The precedent set by former Ranbaxy employee Dinesh Thakur, who blew the lid over the company’s malpractices, has encouraged employees of pharmaceutical firms who have become crusaders of upholding quality and compliance of their respective companies. Research reports released by the forensic divisions of consultancy firm Deloitte and EY reveal a growing trend of whistleblowing by employees who are taking up the issue of non-compliance with regulatory authorities or reporting it internally.
With the growing maturity of global regulations, protection offered to whistleblowers and a possibility of being awarded bounty, revolution of whistleblowing has gained significant momentum,” said EY’s report.
Deloitte, which interviewed 33 companies, found one of the triggers for regulators to look at non-compliance came from tipoff from whistleblowers. Companies which have set up an internal whistleblower hotlines found tip-off from their employees a starting point in addressing non-compliance issues.
Indian pharmaceutical companies are among the major suppliers of medicines to some of the biggest markets of North America and Europe. However, in the past couple of years, these companies have come under intense pressure from US drug authorities (one of the biggest export markets).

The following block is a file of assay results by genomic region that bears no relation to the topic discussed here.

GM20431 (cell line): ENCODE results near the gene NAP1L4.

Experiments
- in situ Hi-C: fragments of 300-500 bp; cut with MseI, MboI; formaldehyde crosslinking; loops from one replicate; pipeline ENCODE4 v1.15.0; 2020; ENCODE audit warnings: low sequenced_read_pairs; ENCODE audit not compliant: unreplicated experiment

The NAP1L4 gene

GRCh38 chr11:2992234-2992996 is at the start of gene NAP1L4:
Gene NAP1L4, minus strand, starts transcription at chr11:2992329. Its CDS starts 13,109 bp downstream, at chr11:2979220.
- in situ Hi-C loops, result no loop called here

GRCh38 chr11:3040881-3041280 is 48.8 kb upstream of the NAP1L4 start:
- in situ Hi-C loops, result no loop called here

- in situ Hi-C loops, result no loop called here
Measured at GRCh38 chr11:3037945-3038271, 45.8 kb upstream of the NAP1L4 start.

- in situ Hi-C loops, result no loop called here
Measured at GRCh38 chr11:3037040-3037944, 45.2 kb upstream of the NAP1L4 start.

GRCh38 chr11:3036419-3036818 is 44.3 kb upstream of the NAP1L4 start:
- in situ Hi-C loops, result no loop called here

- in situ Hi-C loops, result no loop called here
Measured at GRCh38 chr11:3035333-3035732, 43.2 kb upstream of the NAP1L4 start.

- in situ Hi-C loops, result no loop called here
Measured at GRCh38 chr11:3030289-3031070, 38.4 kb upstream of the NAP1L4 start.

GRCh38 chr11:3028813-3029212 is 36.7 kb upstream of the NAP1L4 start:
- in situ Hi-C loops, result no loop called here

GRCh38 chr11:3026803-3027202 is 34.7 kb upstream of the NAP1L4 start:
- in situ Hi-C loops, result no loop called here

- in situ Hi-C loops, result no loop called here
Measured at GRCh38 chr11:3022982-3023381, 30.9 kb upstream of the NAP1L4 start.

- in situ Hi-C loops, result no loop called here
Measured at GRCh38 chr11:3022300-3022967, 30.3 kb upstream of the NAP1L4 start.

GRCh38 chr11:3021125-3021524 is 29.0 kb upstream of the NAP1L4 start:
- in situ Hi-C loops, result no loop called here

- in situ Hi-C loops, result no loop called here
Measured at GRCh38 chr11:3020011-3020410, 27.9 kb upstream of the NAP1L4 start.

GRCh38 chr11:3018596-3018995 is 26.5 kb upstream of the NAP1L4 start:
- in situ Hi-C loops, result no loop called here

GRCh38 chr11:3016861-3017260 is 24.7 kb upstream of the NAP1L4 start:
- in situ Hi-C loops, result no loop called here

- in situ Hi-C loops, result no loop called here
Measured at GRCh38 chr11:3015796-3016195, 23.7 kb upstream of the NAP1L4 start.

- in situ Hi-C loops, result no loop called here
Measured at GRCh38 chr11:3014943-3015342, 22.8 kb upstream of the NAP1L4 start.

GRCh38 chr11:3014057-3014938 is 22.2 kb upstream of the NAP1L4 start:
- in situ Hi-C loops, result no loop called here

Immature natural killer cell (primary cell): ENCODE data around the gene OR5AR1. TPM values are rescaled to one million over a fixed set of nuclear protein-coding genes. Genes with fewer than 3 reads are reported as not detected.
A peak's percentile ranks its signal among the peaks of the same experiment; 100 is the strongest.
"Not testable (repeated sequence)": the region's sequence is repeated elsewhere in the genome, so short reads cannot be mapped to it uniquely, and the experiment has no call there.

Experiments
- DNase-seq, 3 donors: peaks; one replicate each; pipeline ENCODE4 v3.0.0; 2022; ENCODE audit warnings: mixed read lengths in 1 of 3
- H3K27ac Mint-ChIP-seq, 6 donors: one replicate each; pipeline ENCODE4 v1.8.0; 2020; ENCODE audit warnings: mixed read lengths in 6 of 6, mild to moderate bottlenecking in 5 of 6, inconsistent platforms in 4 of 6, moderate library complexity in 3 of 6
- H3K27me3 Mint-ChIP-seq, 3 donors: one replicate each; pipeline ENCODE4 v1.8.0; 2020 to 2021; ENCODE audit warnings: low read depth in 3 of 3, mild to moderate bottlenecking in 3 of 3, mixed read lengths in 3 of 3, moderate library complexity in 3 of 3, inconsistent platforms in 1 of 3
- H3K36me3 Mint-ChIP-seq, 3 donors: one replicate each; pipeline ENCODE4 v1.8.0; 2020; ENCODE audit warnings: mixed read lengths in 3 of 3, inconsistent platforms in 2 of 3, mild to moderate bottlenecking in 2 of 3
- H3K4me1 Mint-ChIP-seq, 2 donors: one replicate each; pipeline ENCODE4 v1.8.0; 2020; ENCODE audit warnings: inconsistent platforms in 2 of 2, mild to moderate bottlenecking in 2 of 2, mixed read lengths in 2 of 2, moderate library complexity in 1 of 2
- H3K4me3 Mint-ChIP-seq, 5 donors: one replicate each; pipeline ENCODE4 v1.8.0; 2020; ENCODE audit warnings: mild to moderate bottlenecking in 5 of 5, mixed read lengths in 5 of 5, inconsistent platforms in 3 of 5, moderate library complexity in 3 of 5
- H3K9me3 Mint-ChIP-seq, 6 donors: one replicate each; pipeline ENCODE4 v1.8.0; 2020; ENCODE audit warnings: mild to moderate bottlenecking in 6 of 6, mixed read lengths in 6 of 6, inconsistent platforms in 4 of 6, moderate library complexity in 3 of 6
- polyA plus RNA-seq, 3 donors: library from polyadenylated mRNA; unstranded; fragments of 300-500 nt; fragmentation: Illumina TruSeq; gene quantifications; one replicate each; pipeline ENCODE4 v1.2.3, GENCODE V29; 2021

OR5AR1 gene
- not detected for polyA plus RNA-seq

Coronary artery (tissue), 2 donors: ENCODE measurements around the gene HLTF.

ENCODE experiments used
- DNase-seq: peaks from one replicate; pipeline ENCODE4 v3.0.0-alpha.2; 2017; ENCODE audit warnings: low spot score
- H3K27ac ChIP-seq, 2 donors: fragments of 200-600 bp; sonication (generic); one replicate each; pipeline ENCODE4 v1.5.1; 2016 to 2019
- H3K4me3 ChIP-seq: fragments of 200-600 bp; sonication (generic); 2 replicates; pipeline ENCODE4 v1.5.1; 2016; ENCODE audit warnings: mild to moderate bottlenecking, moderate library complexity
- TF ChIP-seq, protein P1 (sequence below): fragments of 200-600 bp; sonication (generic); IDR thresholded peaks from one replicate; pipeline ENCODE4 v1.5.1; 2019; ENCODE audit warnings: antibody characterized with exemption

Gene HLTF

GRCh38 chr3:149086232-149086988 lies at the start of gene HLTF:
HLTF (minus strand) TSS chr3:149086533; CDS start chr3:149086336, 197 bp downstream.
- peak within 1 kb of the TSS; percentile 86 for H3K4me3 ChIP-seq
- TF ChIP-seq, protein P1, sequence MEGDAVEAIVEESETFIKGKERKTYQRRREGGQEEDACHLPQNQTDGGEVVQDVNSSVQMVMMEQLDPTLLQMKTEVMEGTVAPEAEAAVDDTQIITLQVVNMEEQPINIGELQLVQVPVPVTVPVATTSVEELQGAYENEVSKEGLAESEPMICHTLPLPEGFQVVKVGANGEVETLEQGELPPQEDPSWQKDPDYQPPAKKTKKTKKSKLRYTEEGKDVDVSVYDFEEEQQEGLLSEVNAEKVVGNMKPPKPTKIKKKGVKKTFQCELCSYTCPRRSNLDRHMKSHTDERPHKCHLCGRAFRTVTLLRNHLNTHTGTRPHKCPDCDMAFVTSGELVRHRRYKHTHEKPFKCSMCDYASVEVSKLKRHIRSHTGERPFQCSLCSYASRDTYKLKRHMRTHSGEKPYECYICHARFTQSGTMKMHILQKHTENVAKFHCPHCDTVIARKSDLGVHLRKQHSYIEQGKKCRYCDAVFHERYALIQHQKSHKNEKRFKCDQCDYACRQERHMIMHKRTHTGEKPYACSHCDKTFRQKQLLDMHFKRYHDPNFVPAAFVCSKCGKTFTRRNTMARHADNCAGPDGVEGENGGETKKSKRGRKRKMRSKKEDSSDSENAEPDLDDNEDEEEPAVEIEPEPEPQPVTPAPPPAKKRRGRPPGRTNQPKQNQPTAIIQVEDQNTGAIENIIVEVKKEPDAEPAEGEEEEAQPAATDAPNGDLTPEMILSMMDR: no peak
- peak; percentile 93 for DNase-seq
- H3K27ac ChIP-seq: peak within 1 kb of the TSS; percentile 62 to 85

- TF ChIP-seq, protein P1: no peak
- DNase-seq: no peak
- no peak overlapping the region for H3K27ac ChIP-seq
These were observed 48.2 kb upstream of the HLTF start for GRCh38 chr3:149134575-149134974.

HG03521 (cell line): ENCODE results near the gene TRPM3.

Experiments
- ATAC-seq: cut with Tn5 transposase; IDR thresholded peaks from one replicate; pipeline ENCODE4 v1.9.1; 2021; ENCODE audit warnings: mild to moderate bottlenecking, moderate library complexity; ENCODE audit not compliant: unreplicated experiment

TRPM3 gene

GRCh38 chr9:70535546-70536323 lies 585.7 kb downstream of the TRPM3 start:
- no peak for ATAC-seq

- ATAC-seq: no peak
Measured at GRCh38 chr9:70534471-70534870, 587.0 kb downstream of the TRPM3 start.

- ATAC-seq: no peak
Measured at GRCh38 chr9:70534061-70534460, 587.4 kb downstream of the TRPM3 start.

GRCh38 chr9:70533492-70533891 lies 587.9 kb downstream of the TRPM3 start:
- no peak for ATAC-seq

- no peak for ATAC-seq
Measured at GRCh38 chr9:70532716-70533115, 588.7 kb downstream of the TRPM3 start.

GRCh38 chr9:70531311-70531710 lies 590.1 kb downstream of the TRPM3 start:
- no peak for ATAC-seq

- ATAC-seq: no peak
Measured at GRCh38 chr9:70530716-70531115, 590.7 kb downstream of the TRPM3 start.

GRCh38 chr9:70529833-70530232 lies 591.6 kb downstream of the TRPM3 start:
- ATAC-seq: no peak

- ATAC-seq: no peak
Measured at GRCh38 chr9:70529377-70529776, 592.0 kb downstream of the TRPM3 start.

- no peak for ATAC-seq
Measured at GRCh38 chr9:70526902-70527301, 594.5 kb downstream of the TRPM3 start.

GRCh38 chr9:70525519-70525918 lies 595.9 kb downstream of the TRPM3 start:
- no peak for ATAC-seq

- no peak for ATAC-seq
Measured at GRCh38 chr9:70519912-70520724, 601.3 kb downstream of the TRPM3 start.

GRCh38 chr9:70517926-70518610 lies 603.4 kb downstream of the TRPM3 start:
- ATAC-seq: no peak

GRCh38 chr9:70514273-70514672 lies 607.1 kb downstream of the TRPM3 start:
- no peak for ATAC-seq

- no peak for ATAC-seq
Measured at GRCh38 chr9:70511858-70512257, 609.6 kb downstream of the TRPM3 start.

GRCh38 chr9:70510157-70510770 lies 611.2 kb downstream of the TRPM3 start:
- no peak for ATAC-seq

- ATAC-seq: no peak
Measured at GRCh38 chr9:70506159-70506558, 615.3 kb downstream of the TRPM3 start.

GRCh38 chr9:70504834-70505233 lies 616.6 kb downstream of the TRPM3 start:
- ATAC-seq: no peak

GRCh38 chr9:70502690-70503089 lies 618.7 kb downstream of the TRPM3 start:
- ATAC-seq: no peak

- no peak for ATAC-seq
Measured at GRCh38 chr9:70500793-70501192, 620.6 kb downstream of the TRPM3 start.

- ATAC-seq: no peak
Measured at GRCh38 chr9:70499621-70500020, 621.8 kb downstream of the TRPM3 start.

Out of the 19 warning letters issued by the US Food and Drug Administration in 2014, eight were to Indian firms. The issue of quality became a rage after the Ranbaxy incident, which later forced USFDA to to tighten screws around other Indian drugmakers. However, compliance might be far from settled.
Deloitte said companies admitted they still lack efficient internal controls, skilled workforce and zero tolerance towards malpractice and have a problem adapting to technology upgrades. Ajaz Hussain, who was part of the USFDA team in India, said that the issue of compliance can be corrected only through behavioural change. “The attitude of Indian manufacturers is more output oriented than quality driven,” he said. Hussain said leadership teams should send out a strong message on importance of of quality and encourage the staff to report wrongdoings without fear.
“We have found that employees of companies which don’t have a whistleblowing system internally expose the issue to authorities or to press,” said Rajiv Joshi, partner-forensic division at EY. Despite the Companies Act laying down guidelines for internal implementation of whistleblower policy, corporate India might not be implementing it in full spirit.
“Ignoring the importance of whistleblower policy is working against companies,” said Joshi. “Unlike earlier, now people have options like social media where they can speak out against fraud within their companies.”